By Emil Danielyan
The government approved and unveiled on Friday a complex deal that will lead to the sale of Armenia’s largest chemical enterprise, which has been struggling to remain afloat since the Soviet collapse, to an obscure British-registered company.
A government statement issued after a weekly cabinet session chaired by President Robert Kocharian said the core production facilities of the state-owned Nairit plant will be sold to Rhinoville Property Limited for $40 million. It said the Armenian Energy Ministry, which owns 90 percent of the plant through a state-run gas company, will retain control over one of Nairit’s debt-ridden divisions and will pay the new owner $34 million for that.
The statement did not explain why the government decided to keep Nairit-2 and thereby nullified the bulk of the revenues resulting from the privatization. Nairit-2 had been set up and structurally separated from the plant to assume its huge debts that totaled $54 million as December 2002. The restructuring was meant to make the aging facility more attractive to foreign investors.
The statement said the deal was approved after an acquisition offer and “investment program” submitted by Rhinoville. It did not specify any details of that program.
Nor is it clear who owns Rhinoville. An online catalogue of British companies contains scant information about the company, saying only that it was registered in Tiverton, a small town in England, in December 2002. Rhinoville apparently has no website.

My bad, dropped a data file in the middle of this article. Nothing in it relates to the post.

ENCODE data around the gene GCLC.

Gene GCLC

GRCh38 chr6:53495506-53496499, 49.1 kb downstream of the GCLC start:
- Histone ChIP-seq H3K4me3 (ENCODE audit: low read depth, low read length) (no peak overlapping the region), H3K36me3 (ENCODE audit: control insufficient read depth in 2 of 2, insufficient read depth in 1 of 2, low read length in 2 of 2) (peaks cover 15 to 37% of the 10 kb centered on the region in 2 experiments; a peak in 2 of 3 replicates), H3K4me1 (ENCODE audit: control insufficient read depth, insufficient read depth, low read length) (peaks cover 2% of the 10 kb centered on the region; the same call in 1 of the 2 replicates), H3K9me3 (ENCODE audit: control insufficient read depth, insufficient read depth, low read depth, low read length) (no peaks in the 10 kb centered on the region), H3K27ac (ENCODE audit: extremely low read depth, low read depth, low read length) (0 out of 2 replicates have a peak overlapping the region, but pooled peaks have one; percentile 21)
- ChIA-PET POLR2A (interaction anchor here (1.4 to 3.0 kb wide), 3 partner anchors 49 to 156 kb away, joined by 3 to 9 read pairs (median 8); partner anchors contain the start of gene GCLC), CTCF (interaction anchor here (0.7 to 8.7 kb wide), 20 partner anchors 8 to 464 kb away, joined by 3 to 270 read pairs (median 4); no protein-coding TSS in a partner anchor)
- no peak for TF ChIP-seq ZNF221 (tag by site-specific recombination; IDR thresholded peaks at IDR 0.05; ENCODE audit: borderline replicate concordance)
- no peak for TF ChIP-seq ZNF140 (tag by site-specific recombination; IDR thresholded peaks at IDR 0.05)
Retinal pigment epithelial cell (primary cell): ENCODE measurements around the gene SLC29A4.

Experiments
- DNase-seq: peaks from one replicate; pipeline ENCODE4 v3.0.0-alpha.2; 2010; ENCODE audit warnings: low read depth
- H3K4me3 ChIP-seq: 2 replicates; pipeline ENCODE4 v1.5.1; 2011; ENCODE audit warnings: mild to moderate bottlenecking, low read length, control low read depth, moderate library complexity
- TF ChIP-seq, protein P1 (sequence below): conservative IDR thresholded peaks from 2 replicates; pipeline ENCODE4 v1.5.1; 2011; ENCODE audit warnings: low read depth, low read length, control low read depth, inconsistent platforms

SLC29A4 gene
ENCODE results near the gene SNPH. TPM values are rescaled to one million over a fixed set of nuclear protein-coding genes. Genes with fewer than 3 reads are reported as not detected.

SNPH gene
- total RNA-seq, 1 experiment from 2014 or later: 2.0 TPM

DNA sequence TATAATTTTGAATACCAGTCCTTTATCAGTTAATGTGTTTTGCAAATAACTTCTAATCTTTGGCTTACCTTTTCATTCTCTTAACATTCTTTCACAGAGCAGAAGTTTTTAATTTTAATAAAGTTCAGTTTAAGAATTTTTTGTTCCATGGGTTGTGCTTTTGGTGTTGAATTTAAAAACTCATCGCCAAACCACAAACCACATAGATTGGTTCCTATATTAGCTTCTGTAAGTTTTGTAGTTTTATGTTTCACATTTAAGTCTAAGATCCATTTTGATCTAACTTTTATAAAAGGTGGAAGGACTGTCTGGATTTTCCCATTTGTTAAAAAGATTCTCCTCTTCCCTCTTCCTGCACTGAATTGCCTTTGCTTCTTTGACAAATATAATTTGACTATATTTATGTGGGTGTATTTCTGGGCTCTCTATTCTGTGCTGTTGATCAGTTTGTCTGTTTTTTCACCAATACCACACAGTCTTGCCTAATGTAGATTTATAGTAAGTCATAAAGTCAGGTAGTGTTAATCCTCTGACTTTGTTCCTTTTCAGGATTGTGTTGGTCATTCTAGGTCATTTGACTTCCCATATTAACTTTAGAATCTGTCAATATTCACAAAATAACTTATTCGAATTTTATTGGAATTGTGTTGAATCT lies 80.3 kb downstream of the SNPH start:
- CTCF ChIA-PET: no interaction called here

Another British-based company, Ransat Group, already tried to revitalize Nairit when it signed a management contract with the Armenian government in early 2002, pledging to invest $25 million in the chemical giant within the next five years. However, the deal collapsed several months later, with each other side accusing the other of failing to honor its contractual obligations.
Nairit was then taken over by an Armenian commercial bank in payment for its $14 million debt to the latter. However, the bank itself went bankrupt in 2003, leading the Armenian authorities to effectively nationalize the sprawling factory located on the southern outskirts of Yerevan. A Russian industrial group briefly managed it in 2004 before deciding to pull out.
Nairit, which mainly produces synthetic rubber and employed thousands of people in Soviet times, has largely stood idle since then. Trade and Economic Karen Chshmaritian announced recently that it will be reactivated in the second half of this year.